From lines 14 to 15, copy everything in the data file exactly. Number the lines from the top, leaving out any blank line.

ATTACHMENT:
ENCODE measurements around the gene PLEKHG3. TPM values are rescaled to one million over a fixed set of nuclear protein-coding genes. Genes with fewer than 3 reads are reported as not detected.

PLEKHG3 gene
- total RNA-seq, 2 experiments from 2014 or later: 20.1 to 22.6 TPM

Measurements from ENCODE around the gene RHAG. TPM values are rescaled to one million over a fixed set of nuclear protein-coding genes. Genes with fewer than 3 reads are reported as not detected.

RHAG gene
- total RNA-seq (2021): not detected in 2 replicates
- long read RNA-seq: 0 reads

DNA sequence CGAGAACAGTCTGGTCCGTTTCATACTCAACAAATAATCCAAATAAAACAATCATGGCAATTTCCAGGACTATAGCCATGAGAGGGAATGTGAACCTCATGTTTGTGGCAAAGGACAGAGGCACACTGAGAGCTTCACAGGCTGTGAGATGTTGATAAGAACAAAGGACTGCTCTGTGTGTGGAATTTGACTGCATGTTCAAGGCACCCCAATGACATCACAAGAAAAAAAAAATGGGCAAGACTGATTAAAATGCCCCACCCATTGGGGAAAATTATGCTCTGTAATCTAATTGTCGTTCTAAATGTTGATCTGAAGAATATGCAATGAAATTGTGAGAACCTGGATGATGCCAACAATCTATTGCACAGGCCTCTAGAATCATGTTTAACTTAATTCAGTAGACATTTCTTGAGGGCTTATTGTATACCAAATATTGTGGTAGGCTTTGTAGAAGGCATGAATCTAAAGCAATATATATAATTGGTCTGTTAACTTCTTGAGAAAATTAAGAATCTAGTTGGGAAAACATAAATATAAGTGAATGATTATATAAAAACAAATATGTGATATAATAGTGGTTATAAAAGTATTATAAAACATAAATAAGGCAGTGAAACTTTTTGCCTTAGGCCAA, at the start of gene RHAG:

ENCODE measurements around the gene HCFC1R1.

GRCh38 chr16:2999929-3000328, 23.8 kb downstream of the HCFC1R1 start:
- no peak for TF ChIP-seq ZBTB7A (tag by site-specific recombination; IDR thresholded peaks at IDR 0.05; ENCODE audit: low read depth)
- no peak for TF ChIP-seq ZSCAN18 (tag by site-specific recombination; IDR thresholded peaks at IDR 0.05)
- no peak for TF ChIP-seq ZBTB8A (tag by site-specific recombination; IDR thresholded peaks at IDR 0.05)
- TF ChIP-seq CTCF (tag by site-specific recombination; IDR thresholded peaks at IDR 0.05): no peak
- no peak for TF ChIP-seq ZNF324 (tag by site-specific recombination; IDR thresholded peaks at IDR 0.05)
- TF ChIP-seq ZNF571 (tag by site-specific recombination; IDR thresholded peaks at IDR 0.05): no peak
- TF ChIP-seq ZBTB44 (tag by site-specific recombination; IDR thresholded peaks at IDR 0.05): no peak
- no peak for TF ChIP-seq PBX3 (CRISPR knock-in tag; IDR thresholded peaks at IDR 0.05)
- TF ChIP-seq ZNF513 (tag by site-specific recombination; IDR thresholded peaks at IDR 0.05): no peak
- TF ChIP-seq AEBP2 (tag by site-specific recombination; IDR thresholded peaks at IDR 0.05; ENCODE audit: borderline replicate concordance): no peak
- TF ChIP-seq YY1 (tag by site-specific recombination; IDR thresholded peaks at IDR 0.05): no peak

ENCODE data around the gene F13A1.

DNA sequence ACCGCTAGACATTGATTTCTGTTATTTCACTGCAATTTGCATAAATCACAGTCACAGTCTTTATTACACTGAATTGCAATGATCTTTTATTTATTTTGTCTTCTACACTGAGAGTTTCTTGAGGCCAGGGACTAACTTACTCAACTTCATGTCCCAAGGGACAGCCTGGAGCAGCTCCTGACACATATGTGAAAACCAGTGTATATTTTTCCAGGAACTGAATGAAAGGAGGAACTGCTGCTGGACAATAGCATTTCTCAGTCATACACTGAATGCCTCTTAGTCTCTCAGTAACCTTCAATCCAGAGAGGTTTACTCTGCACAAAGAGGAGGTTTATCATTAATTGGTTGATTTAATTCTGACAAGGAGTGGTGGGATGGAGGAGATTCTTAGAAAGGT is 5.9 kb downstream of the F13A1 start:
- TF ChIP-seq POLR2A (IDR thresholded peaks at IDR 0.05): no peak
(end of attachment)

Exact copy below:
- TF ChIP-seq CTCF (tag by site-specific recombination; IDR thresholded peaks at IDR 0.05): no peak
- no peak for TF ChIP-seq ZNF324 (tag by site-specific recombination; IDR thresholded peaks at IDR 0.05)